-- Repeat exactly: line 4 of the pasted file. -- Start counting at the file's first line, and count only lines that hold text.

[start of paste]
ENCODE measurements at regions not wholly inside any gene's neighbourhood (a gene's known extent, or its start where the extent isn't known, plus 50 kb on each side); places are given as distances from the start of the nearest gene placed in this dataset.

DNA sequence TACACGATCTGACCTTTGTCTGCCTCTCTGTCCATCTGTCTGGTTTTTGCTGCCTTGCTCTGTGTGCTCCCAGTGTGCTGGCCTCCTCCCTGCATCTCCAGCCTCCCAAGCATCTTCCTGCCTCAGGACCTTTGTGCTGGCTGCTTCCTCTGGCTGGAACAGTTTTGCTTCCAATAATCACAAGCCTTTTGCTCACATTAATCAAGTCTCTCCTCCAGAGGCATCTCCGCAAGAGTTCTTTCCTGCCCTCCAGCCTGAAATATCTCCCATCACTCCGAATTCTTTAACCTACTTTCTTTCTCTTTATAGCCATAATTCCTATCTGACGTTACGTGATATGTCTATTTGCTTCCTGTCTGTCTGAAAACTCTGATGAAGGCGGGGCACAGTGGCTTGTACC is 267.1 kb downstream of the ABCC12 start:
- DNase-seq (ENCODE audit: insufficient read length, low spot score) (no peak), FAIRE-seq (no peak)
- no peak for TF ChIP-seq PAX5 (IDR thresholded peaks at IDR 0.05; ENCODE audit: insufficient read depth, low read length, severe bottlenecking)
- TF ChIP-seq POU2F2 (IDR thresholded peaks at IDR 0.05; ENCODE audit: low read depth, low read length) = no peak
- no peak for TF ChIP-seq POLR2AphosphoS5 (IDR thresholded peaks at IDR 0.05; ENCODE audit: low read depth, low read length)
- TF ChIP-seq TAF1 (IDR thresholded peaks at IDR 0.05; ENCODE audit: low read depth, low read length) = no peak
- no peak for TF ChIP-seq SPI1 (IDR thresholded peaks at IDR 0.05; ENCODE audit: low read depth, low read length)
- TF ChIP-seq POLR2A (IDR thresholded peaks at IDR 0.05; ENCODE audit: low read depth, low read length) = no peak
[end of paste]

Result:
- no peak for TF ChIP-seq PAX5 (IDR thresholded peaks at IDR 0.05; ENCODE audit: insufficient read depth, low read length, severe bottlenecking)